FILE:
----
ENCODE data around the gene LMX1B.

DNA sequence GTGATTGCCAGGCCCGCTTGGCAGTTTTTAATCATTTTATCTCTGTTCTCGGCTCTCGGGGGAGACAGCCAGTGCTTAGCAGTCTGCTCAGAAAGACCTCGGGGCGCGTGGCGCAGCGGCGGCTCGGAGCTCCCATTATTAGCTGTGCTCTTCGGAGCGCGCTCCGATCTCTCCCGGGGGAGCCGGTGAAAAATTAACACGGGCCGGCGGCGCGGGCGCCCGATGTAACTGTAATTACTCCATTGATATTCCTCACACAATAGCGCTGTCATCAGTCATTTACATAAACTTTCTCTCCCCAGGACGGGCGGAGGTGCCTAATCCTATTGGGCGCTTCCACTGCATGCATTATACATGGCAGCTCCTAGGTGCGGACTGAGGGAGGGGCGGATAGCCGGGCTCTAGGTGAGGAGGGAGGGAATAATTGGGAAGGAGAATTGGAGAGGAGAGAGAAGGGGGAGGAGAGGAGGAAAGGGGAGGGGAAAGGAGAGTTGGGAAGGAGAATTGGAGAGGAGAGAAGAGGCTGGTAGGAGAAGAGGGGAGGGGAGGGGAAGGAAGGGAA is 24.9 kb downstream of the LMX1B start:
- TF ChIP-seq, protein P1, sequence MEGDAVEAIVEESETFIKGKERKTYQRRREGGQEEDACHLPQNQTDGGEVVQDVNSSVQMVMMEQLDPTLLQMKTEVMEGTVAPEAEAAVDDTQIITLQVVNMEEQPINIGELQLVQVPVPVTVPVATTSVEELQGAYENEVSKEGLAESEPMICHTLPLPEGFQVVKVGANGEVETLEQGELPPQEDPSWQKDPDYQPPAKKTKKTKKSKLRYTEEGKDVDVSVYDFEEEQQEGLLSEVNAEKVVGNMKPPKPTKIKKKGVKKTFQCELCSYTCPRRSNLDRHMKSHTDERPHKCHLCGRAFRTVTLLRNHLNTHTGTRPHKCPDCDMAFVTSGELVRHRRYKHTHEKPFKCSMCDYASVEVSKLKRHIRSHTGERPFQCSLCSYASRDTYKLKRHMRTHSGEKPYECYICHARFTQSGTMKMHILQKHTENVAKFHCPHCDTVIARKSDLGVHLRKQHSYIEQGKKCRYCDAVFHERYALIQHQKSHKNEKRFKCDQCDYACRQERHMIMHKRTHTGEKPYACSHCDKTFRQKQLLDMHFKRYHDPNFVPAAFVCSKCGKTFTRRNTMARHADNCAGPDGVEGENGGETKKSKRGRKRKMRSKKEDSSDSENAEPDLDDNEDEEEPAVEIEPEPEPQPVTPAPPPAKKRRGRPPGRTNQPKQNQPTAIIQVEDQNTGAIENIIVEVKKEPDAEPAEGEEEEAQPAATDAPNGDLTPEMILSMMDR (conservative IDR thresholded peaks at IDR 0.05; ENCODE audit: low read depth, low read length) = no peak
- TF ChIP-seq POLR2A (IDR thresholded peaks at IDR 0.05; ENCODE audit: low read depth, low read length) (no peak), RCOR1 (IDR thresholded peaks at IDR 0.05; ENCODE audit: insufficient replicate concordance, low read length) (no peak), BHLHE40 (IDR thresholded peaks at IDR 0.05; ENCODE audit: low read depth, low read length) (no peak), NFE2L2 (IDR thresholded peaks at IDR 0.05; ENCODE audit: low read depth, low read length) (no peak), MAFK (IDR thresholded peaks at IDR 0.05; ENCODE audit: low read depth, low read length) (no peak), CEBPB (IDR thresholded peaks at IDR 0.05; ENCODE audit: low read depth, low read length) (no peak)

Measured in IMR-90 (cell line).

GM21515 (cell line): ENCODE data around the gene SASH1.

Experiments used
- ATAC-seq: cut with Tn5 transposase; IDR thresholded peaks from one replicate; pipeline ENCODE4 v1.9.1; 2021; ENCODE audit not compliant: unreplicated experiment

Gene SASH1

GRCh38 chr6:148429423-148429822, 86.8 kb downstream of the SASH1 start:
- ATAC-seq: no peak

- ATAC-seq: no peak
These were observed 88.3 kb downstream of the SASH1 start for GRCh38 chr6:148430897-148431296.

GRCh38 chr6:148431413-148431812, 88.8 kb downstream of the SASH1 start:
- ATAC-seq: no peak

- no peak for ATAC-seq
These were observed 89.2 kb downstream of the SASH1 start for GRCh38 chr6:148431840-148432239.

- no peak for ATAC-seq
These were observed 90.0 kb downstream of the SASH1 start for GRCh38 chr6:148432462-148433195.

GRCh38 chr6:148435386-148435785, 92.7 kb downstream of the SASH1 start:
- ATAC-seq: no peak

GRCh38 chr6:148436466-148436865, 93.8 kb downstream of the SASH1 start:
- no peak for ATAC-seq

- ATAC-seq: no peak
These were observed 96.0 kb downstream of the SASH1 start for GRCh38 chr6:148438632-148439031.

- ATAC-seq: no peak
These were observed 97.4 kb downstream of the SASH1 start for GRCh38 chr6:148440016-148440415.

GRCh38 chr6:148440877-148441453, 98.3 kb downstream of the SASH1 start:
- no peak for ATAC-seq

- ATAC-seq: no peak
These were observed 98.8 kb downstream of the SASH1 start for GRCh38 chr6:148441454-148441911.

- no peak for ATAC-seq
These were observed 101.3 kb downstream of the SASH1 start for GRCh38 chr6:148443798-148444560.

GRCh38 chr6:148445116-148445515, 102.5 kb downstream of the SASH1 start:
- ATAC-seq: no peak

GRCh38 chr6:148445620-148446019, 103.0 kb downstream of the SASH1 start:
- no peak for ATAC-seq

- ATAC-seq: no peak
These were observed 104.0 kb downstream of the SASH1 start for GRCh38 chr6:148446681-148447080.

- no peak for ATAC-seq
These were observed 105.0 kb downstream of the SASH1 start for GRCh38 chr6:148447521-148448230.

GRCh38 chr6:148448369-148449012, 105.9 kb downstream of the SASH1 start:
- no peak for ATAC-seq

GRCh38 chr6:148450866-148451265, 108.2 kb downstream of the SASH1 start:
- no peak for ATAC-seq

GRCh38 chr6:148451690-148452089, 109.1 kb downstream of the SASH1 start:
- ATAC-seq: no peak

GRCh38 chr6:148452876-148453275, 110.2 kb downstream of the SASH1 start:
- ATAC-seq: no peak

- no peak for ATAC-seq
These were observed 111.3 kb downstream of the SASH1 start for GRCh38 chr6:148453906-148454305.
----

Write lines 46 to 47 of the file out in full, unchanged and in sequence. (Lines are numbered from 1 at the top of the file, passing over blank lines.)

GRCh38 chr6:148451690-148452089, 109.1 kb downstream of the SASH1 start:
- ATAC-seq: no peak